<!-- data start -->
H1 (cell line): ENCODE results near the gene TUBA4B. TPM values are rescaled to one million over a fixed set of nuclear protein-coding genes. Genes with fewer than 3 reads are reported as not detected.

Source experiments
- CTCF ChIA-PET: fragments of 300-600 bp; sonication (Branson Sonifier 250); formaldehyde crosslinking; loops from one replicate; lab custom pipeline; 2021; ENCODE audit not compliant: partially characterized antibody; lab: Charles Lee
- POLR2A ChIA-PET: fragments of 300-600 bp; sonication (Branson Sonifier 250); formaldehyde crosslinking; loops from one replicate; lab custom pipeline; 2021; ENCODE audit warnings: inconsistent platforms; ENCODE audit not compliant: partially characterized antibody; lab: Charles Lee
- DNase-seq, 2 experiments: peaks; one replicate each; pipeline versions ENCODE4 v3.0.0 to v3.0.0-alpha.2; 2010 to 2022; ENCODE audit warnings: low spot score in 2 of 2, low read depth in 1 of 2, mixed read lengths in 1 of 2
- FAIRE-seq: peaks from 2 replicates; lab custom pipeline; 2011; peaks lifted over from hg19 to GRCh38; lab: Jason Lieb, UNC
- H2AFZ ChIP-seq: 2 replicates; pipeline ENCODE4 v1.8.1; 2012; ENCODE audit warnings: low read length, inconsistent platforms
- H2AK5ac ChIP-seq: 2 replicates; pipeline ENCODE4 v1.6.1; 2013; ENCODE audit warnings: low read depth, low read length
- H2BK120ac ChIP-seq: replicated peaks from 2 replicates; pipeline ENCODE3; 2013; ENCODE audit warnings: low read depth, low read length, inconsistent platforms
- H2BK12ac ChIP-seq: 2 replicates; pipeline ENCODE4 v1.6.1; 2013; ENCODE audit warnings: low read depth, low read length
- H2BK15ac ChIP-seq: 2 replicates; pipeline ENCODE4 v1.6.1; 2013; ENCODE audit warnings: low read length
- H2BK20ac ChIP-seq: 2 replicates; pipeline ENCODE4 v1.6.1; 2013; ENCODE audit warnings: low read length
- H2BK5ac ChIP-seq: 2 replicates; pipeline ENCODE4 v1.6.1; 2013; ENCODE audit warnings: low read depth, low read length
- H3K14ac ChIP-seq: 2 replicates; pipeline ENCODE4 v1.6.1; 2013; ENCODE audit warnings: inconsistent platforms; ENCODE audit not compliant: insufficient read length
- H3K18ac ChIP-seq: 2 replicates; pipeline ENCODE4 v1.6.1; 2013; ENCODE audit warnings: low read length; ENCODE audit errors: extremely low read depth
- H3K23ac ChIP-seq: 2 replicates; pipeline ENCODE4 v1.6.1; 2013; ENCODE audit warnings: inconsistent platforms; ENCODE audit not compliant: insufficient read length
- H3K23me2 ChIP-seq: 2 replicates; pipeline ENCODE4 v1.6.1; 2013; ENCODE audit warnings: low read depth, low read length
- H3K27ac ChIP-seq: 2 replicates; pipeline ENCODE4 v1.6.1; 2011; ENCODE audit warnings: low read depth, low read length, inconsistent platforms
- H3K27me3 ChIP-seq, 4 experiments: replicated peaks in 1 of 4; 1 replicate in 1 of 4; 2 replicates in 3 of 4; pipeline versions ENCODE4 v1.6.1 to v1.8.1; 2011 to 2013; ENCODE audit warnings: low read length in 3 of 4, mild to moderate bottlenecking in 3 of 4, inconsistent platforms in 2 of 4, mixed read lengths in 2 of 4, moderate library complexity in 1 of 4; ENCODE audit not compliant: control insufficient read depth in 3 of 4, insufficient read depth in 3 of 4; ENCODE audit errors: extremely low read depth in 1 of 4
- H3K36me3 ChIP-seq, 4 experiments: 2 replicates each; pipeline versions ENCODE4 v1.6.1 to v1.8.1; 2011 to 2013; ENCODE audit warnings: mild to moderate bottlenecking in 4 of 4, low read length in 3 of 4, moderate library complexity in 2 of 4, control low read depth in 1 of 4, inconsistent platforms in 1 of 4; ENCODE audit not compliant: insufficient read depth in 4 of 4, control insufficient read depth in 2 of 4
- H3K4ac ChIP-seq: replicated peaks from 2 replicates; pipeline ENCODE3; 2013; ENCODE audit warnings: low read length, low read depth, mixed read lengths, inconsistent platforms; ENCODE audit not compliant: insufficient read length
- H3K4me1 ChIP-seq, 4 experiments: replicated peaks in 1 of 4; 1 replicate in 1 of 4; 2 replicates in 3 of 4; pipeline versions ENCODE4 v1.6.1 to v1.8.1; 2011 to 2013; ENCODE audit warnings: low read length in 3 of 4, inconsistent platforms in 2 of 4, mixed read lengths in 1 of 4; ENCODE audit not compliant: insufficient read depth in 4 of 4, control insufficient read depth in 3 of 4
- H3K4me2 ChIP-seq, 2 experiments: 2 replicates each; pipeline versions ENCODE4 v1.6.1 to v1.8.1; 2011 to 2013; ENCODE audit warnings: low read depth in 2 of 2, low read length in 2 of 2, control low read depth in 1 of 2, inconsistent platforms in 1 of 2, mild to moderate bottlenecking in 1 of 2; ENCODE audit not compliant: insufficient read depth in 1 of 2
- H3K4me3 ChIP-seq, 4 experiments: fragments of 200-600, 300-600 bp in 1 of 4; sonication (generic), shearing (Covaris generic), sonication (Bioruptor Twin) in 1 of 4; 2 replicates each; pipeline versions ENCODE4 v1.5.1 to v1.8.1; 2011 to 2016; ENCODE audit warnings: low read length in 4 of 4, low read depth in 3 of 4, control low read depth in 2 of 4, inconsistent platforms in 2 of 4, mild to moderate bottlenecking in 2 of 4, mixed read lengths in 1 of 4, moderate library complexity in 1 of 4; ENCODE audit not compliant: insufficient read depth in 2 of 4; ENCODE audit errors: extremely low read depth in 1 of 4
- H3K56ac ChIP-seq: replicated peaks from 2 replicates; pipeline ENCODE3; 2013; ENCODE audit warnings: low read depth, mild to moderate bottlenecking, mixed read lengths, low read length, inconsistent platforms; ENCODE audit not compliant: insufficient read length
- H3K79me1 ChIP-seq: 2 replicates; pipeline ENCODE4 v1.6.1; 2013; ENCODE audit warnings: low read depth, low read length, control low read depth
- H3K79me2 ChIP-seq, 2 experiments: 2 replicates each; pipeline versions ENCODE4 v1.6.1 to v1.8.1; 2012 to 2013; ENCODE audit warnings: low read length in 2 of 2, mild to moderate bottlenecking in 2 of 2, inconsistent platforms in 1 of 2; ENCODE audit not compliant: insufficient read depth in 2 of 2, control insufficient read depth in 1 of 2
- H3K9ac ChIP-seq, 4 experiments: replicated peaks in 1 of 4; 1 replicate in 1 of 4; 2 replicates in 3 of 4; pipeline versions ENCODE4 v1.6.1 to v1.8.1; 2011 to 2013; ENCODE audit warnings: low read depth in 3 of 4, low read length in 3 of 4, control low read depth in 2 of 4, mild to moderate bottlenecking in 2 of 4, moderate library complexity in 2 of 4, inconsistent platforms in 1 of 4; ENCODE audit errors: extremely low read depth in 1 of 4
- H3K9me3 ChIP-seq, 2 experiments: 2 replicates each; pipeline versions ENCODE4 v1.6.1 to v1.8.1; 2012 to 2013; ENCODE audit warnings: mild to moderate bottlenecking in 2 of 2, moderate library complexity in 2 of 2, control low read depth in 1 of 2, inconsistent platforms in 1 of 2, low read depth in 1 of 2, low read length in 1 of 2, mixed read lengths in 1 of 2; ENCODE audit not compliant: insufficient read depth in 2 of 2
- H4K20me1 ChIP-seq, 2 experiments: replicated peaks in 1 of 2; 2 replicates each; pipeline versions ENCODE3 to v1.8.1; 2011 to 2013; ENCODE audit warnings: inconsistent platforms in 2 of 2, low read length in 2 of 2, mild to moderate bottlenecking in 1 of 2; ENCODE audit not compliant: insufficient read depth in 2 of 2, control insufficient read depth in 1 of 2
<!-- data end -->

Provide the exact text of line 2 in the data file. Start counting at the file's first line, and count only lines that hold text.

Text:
Source experiments